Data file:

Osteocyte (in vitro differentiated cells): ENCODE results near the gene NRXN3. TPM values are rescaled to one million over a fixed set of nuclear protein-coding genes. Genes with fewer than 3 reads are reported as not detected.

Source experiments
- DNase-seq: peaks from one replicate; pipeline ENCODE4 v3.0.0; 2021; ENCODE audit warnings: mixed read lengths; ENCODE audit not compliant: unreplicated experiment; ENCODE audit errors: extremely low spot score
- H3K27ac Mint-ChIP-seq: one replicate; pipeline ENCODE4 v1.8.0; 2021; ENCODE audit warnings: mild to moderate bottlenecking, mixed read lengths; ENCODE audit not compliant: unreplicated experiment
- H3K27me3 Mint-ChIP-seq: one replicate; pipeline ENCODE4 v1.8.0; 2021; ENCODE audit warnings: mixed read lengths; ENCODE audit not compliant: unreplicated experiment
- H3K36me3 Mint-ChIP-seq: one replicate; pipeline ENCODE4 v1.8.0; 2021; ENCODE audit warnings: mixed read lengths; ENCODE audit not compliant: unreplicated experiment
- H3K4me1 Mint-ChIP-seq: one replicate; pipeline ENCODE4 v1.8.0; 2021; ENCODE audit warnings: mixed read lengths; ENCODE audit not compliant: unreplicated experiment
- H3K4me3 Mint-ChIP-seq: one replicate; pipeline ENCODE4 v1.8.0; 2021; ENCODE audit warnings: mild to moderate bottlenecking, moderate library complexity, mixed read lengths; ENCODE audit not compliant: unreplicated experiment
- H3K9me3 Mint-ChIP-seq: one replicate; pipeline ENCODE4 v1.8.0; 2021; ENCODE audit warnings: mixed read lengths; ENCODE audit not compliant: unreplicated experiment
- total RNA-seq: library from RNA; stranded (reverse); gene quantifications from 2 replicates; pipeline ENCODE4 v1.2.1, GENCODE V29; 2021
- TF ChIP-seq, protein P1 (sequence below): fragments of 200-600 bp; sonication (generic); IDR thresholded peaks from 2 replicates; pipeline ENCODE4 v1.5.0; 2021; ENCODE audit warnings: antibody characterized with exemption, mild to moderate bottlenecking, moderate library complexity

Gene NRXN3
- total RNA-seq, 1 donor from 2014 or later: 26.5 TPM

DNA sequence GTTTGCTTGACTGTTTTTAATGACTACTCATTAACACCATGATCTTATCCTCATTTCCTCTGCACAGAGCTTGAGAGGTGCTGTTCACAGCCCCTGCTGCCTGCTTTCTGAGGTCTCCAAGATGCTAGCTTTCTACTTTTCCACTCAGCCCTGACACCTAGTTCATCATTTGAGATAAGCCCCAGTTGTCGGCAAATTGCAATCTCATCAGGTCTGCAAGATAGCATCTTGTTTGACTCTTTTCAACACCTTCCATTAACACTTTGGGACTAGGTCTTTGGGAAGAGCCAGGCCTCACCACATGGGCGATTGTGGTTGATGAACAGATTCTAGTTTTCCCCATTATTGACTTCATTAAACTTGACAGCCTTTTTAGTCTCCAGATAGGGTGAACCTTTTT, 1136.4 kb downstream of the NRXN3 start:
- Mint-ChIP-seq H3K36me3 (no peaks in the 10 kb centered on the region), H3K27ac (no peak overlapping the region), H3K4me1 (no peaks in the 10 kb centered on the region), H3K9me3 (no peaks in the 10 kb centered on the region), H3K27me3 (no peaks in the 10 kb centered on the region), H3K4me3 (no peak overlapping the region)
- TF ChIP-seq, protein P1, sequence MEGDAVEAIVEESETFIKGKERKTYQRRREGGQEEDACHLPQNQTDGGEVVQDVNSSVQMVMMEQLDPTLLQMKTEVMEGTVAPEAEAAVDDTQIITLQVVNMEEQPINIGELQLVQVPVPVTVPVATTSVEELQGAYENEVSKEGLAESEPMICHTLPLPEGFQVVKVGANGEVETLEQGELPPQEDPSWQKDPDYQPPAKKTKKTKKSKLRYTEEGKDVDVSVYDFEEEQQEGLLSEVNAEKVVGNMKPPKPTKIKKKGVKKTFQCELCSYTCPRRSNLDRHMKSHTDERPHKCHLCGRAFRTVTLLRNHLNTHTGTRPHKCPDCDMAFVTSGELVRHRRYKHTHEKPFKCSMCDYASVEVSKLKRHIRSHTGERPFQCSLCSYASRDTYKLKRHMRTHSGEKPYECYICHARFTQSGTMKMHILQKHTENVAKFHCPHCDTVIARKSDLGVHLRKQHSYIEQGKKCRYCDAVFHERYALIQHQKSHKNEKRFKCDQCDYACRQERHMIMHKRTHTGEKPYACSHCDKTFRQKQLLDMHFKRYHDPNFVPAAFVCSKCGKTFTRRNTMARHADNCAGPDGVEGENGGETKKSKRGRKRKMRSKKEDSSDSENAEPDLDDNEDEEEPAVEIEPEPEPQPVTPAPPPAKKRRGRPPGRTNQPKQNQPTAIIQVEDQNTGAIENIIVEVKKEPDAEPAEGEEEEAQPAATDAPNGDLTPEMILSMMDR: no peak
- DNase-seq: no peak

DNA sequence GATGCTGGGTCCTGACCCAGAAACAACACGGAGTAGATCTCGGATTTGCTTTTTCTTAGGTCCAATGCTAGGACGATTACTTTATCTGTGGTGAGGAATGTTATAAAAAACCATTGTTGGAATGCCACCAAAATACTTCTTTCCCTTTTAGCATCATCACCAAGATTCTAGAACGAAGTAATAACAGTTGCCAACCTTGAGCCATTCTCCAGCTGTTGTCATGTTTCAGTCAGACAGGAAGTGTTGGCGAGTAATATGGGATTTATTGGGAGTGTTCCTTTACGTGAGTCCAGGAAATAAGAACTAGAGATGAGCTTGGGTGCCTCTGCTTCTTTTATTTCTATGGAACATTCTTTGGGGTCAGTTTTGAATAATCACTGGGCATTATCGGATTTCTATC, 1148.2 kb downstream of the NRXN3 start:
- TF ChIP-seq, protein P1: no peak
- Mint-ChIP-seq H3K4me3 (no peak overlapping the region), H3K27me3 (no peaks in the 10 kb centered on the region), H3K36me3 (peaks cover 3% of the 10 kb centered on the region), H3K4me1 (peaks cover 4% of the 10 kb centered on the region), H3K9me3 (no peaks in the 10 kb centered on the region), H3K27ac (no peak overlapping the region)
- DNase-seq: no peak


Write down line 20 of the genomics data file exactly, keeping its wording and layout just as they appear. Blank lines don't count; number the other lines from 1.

- Mint-ChIP-seq H3K4me3 (no peak overlapping the region), H3K27me3 (no peaks in the 10 kb centered on the region), H3K36me3 (peaks cover 3% of the 10 kb centered on the region), H3K4me1 (peaks cover 4% of the 10 kb centered on the region), H3K9me3 (no peaks in the 10 kb centered on the region), H3K27ac (no peak overlapping the region)